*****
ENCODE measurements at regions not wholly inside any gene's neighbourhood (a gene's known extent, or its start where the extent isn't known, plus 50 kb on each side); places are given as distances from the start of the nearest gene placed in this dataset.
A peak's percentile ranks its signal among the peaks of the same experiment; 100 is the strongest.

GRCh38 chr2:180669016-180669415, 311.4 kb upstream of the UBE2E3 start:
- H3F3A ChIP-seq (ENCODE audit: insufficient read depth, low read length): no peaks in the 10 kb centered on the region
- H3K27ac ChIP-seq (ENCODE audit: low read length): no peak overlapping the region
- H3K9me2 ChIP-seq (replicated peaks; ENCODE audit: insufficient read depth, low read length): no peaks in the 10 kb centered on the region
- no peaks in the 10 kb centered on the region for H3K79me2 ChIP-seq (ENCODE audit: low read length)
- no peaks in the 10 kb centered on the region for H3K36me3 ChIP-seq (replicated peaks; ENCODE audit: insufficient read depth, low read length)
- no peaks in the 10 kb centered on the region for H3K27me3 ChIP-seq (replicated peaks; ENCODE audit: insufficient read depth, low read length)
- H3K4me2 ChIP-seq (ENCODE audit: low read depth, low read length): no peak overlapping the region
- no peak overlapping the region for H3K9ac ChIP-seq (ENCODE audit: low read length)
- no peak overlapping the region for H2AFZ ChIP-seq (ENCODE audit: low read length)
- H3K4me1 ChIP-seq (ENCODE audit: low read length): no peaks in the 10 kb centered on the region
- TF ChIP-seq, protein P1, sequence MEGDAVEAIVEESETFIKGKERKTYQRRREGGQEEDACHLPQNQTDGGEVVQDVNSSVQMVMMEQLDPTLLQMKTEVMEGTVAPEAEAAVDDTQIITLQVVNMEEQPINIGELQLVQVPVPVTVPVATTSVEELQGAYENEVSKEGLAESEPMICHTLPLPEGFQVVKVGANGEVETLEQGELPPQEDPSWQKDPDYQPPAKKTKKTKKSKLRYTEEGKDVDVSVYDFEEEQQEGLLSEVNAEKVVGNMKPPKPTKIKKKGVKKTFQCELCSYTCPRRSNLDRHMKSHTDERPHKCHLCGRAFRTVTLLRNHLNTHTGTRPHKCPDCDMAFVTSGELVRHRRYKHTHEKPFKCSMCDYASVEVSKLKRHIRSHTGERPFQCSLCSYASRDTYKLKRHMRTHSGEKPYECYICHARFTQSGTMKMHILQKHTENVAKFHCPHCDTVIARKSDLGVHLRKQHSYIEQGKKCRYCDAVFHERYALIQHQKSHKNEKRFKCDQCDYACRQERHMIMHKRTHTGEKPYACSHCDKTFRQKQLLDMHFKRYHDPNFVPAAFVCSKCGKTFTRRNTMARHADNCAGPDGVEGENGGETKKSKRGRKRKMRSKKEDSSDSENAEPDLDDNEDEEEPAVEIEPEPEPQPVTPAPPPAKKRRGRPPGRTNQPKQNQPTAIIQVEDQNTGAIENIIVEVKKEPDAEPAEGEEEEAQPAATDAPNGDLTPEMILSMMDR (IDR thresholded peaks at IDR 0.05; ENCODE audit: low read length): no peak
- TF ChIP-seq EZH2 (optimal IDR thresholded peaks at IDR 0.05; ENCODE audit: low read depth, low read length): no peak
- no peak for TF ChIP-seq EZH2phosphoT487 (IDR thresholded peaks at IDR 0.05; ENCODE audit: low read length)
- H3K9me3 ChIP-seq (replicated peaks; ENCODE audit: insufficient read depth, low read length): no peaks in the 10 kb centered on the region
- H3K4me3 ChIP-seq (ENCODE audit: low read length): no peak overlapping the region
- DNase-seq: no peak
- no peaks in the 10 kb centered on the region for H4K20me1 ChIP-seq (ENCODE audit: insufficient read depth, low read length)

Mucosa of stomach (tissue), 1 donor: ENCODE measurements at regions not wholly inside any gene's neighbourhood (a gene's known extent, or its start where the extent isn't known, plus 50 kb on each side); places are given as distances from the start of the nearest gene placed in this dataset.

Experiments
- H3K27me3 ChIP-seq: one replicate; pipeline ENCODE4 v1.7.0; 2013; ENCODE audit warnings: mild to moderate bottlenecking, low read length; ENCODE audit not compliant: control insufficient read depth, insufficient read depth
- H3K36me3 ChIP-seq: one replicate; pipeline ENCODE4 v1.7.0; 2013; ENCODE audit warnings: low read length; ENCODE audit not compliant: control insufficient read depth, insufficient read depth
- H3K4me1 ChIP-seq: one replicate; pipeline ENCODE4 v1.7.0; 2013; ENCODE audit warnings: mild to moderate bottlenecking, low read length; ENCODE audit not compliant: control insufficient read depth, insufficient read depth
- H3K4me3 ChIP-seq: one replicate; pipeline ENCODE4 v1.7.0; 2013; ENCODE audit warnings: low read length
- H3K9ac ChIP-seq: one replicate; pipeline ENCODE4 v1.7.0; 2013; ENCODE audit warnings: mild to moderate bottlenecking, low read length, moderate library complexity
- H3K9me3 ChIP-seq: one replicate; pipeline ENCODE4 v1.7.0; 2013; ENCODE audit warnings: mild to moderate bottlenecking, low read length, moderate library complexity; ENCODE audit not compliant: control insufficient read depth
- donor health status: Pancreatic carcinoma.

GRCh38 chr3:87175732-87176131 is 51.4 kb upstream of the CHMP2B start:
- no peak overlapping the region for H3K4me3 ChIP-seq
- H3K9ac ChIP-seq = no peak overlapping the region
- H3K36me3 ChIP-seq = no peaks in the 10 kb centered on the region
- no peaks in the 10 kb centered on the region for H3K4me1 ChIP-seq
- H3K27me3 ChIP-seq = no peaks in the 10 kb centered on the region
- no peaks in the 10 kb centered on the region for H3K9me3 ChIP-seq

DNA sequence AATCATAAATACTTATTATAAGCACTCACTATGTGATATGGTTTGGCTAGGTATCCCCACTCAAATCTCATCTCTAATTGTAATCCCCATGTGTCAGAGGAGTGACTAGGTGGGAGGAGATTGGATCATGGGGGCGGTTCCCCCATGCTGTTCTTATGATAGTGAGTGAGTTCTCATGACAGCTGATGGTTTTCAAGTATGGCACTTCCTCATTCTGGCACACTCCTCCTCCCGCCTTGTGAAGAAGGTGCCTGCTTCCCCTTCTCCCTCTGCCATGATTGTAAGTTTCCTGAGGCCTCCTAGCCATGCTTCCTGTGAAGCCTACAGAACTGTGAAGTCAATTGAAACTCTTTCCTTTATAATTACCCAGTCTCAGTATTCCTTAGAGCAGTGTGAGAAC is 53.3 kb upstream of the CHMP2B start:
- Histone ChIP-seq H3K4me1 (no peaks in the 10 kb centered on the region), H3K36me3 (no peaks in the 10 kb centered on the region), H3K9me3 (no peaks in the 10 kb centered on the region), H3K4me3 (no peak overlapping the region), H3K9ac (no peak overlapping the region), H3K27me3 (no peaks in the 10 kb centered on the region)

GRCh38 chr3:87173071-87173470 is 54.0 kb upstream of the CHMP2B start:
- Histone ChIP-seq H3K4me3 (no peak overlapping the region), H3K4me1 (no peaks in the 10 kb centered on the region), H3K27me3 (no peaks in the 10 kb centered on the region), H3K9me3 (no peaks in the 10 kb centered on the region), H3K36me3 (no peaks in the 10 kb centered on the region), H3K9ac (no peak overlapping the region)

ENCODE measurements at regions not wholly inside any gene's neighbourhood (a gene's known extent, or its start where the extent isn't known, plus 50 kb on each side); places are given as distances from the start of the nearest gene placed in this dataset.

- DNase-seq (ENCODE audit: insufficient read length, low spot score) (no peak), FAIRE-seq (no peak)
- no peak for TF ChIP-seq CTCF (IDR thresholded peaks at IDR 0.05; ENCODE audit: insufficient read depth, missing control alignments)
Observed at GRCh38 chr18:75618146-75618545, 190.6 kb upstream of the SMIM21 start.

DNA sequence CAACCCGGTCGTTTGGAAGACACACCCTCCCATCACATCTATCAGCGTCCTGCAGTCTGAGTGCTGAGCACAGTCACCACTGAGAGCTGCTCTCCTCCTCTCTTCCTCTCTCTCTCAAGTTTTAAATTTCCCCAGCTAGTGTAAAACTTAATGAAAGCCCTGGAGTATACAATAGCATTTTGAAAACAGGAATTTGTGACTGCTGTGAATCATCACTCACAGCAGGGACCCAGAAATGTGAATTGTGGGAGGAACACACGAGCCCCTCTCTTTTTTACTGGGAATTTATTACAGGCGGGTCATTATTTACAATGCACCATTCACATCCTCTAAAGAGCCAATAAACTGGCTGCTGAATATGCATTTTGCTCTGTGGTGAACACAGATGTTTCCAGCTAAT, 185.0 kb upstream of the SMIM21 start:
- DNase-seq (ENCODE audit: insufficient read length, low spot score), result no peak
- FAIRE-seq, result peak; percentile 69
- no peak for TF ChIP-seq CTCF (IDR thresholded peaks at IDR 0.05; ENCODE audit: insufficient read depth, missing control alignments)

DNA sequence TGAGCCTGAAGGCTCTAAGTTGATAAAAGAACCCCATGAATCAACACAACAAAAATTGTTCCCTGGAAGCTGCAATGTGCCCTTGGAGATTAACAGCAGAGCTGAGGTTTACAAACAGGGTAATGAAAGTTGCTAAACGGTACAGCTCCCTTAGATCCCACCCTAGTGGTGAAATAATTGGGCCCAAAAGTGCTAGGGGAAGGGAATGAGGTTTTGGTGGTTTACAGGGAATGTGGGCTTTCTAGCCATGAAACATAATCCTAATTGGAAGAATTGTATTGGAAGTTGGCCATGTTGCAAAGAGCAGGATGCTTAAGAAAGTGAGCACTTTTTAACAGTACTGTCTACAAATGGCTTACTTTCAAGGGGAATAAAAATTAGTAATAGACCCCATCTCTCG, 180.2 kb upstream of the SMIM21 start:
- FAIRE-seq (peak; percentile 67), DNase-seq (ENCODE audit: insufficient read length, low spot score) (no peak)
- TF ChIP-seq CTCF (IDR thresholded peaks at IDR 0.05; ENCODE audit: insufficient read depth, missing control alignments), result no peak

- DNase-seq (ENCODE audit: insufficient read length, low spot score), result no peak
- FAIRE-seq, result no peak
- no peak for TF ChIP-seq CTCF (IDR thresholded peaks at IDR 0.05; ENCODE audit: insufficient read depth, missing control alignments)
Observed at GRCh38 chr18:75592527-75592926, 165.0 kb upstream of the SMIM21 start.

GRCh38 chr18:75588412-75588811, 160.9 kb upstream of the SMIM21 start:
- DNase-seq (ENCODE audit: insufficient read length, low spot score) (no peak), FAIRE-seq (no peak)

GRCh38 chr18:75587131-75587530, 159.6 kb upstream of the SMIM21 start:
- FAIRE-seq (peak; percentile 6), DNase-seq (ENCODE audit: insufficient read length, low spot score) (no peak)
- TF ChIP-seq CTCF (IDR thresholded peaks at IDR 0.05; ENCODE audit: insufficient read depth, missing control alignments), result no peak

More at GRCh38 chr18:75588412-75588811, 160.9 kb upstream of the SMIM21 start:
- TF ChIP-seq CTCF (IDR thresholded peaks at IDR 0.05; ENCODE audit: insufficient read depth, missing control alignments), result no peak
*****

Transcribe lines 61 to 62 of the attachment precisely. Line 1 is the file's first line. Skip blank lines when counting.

More at GRCh38 chr18:75588412-75588811, 160.9 kb upstream of the SMIM21 start:
- TF ChIP-seq CTCF (IDR thresholded peaks at IDR 0.05; ENCODE audit: insufficient read depth, missing control alignments), result no peak